The 2017- 18 bud­get in­cluded $ 866,000 for the pur­chase of buses and 12 de­com­mis­sioned buses were sold for $ 38,000.

The smaller buses are ei­ther 24 or 29- pas­sen­ger ve­hi­cles, and can be pur­chased at a cost of about $ 70,000. The cost of a larger 35- pas­sen­ger bus is about $ 100,000.

“The ones that we've tend to have mi­grated to more are the 29- pas­sen­ger buses as op­posed to the larger 35,” he said. “The big­gest thing we saw com­ing is that the emis­sion stan­dards for diesel were go­ing to change in 2020 to a point where it's go­ing to make it al­most im­pos­si­ble to run a diesel bus out in the ru­ral ar­eas just be­cause of the emis­sion stan­dards. It was go­ing to drive the cost of those buses up so much. So then we're slowly switch­ing over to gas, be­cause we don't need to com­ply with the same emis­sion stan­dards.”

Due to the pur­chase of new buses the aver­age age of the en­tire bus fleet is cur­rently eight years. The school divi­sion used an op­por­tu­nity to pur­chase 22 buses from Rilling Bus at a to­tal price of $ 1,938,635. These buses were pre­vi­ously op­er­ated by Rilling Bus on con­tracted bus routes in Swift Cur­rent and the ma­jor­ity of the bus driv­ers were re­tained.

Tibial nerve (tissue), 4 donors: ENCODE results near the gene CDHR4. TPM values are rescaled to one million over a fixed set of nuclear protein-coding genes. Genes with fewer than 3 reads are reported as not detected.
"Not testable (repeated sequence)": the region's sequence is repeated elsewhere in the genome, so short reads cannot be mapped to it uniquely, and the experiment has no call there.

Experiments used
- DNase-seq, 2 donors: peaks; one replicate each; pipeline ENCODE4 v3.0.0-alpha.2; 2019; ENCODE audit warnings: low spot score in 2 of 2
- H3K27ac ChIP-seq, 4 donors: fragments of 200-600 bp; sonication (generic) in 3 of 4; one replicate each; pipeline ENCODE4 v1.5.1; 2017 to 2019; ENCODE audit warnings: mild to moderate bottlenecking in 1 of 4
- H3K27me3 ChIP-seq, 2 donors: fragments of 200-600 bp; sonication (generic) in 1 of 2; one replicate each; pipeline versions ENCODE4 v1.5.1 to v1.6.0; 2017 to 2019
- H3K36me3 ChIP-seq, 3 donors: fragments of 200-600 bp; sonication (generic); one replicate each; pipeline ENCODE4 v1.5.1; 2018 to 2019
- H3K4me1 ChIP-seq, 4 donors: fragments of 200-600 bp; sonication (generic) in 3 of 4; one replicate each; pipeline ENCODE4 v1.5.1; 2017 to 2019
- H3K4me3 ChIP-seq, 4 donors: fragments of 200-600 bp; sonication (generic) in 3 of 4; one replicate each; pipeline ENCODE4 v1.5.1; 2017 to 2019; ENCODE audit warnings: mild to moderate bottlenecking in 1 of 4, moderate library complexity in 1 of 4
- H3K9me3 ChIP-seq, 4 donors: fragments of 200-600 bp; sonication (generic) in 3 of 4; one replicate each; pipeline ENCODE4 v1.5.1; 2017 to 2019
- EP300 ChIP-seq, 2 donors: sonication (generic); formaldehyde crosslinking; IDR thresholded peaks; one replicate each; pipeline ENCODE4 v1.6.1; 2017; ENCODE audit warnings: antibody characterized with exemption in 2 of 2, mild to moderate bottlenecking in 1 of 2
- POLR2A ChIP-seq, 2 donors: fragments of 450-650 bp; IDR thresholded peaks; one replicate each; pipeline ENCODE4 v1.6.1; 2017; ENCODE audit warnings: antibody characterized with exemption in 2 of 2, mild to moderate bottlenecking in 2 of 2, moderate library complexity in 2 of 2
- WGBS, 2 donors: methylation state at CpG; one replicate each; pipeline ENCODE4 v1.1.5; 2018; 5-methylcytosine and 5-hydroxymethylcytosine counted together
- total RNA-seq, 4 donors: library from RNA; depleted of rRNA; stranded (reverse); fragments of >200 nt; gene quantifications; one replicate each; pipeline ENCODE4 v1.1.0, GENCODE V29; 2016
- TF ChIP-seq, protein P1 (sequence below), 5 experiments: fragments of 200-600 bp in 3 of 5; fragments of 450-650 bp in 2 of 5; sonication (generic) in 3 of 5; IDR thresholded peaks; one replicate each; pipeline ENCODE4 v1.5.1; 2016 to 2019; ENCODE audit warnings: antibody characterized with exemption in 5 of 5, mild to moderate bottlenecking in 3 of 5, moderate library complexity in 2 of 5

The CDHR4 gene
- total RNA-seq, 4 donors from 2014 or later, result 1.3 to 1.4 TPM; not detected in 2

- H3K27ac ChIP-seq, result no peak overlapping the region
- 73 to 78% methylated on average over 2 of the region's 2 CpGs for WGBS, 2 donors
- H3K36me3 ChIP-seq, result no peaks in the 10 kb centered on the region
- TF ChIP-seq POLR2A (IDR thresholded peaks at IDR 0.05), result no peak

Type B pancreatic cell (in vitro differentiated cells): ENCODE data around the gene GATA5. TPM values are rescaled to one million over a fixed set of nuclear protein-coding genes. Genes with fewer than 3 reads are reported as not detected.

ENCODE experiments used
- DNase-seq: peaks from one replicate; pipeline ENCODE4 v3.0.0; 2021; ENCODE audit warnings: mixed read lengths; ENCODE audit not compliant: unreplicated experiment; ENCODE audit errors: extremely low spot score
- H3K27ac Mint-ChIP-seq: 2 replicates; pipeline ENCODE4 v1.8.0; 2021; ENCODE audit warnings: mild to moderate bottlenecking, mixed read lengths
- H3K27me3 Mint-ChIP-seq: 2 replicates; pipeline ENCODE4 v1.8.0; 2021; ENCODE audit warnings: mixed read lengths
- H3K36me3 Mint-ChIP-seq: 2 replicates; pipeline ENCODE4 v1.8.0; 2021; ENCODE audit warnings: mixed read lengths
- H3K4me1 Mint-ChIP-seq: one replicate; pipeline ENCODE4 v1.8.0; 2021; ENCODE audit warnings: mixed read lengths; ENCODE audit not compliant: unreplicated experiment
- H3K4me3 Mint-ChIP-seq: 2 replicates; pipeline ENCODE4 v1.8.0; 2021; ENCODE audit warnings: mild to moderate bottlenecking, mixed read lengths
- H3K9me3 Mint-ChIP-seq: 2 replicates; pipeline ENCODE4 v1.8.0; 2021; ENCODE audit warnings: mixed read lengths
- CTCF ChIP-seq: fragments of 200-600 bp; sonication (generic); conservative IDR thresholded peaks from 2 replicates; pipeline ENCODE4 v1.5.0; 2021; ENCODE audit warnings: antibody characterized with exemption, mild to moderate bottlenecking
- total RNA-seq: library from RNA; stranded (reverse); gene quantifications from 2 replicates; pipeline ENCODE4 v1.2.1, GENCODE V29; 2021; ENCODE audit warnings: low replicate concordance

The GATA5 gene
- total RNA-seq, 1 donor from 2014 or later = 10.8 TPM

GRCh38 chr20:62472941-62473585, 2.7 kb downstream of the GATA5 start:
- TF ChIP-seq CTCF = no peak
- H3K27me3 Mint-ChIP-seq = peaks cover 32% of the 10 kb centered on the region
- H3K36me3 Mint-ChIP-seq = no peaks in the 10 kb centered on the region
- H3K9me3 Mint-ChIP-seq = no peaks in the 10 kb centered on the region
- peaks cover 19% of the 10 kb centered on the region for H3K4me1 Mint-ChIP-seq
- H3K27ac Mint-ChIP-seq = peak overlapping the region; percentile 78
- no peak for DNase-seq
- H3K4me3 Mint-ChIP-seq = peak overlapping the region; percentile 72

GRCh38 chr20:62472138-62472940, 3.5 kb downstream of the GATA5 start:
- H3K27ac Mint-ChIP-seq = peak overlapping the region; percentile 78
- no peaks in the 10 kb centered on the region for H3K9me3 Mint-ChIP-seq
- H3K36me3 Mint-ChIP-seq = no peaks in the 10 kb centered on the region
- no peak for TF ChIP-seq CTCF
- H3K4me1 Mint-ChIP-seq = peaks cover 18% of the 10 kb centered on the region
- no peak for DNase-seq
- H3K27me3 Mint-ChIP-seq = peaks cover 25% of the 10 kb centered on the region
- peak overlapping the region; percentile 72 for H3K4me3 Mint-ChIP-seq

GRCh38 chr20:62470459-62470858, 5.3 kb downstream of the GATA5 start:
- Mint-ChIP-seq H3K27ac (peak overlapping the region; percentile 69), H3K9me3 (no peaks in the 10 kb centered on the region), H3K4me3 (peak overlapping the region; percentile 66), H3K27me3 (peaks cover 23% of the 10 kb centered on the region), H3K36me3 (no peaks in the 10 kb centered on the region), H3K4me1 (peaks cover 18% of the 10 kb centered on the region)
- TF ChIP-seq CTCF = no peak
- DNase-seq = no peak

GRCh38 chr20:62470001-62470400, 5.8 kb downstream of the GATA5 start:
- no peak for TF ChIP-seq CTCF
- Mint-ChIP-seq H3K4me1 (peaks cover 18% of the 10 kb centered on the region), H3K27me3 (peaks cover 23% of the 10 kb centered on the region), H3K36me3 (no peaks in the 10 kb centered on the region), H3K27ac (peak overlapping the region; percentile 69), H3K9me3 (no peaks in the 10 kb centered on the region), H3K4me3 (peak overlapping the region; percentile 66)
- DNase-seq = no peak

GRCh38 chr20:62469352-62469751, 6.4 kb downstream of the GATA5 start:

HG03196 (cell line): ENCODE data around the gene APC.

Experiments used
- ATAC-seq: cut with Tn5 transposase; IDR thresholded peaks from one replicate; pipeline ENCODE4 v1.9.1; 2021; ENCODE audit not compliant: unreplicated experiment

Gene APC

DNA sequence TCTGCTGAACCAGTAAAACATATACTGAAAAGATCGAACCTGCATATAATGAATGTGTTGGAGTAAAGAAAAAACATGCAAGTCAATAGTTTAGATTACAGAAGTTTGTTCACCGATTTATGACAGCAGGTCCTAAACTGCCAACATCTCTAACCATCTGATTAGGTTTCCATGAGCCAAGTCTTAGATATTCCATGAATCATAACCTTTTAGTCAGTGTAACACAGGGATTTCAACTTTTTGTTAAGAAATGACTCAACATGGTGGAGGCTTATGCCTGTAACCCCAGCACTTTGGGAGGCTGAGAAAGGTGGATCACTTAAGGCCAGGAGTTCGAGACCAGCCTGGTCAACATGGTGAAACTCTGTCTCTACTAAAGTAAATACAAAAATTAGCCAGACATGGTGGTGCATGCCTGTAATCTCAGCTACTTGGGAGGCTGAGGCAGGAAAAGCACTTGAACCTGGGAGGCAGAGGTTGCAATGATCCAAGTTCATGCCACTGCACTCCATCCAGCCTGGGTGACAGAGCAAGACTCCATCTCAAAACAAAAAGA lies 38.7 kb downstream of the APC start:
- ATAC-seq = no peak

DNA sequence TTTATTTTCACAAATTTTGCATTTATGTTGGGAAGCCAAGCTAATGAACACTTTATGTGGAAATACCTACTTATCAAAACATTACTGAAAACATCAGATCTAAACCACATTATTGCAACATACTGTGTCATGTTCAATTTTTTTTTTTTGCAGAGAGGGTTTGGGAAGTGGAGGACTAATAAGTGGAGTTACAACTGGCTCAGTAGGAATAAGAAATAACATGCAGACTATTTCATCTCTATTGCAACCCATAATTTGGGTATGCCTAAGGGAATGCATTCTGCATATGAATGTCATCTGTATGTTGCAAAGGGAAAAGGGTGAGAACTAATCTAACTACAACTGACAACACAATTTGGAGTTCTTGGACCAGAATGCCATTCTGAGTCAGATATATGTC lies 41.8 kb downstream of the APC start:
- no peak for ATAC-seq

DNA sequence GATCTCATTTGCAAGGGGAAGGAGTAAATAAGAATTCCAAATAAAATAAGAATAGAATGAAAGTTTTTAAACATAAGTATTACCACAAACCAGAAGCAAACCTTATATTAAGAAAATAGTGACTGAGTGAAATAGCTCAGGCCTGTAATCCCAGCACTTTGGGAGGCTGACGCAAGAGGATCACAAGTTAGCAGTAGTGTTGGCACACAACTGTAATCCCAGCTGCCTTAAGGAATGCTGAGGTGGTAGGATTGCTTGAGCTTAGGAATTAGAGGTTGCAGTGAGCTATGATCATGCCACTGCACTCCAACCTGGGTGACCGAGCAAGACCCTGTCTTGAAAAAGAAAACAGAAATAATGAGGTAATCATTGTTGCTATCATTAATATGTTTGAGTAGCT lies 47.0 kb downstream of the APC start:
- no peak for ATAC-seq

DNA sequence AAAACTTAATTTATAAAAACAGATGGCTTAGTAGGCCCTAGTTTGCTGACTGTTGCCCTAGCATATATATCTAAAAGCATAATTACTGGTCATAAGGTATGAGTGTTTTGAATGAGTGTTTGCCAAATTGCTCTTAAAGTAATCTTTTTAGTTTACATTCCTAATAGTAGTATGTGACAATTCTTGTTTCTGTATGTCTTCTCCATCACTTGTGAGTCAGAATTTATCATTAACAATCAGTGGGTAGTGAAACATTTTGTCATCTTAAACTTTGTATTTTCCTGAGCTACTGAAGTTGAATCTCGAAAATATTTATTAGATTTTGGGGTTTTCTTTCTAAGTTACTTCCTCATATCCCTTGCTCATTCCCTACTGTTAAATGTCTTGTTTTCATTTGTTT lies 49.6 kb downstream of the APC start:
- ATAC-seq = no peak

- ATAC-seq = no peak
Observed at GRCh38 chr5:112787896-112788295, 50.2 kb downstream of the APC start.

“The ben­e­fits are that we knew all along what the costs were go­ing to be and we knew that we could eli­m­in­i­nate the con­trac­tor profit piece out of it,” Quintin ex­plained.

“We ex­pect that over time we'll be able to op­er­ate it for less of an ad­min­is­tra­tive type cost. We won't need quite as many ad­min­is­tra­tors to run it as it would have needed be­fore. We have a lot of in­fra­struc­ture here and whether we paid an­other 25 bus driv­ers on top of the 900 peo­ple that we were pay­ing isn't re­ally go­ing to make a bit of a dif­fer­ence to us. So that cost was eas­ily ab­sorbed.”